Earlier this month, close family, friends, and members of the Silicon Valley elite honored the late Steve Jobs at a private service held at Stanford University. Jobs' sister, the novelist Mona Simpson, gave a "heart-wrenching" eulogy, which was published this weekend in The New York Times. The eulogy revealed details about their relationship (Jobs was adopted, while Simpson was raised by their biological parents, and the siblings didn't meet until adulthood), Jobs' life philosophy, and his final moments. "Even as a feminist, my whole life, I'd been waiting for a man to love, who could love me," Simpson says. "For decades, I'd thought that man would be my father. When I was 25, I met that man and he was my brother." Here, an excerpt:
He told me, when he was saying goodbye and telling me he was sorry, so sorry we wouldn't be able to be old together as we'd always planned, that he was going to a better place.
Dr. Fischer gave him a 50/50 chance of making it through the night.
He made it through the night, Laurene next to him on the bed sometimes jerked up when there was a longer pause between his breaths. She and I looked at each other, then he would heave a deep breath and begin again.
This had to be done. Even now, he had a stern, still handsome profile, the profile of an absolutist, a romantic. His breath indicated an arduous journey, some steep path, altitude...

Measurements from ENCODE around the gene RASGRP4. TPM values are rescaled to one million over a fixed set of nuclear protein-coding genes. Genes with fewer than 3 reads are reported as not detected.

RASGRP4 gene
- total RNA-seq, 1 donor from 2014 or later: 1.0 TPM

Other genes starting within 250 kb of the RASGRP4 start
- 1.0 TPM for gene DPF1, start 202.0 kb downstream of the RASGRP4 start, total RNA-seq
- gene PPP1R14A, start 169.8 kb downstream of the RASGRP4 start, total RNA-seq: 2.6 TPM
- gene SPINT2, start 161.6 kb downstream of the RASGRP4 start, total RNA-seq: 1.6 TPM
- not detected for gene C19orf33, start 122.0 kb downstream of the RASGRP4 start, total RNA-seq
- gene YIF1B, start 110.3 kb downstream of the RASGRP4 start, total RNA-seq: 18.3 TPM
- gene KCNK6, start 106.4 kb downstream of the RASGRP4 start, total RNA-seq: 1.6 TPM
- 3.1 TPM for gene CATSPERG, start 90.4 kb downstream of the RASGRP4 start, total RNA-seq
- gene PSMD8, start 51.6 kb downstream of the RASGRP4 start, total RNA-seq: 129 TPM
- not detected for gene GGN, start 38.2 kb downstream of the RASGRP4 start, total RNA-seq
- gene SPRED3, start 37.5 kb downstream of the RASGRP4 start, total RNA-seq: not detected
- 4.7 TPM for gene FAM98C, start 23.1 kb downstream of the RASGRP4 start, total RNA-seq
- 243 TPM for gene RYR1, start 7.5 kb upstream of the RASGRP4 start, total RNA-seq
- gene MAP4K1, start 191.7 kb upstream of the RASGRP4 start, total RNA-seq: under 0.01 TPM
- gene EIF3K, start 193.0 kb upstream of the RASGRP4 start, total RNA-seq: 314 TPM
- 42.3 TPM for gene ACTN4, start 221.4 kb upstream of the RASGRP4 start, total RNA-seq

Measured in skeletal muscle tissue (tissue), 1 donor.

Steve's final words, hours earlier, were monosyllables, repeated three times.
Before embarking, he'd looked at his sister Patty, then for a long time at his children, then at his life's partner, Laurene, and then over their shoulders past them.
Steve’s final words were:
OH WOW. OH WOW. OH WOW.
Read the entire article in The New York Times.
THE WEEK'S AUDIOPHILE PODCASTS: LISTEN SMARTER
- The 10 best networking tips for people who hate networking
- 11 scientific studies that will restore your faith in humanity
- What would a U.S.-Russia war look like?
- Why the West should let Russia have eastern Ukraine
- 7 grammar rules you really should pay attention to
- Why baseball is America's most dangerous spectator sport
- Why you should stop believing in evolution
- Scottish independence is another financial crisis waiting to happen
- The elusive 'It factor' in presidential politics
- Your literary playlist: A guide to the music of Haruki Murakami
Subscribe to the Week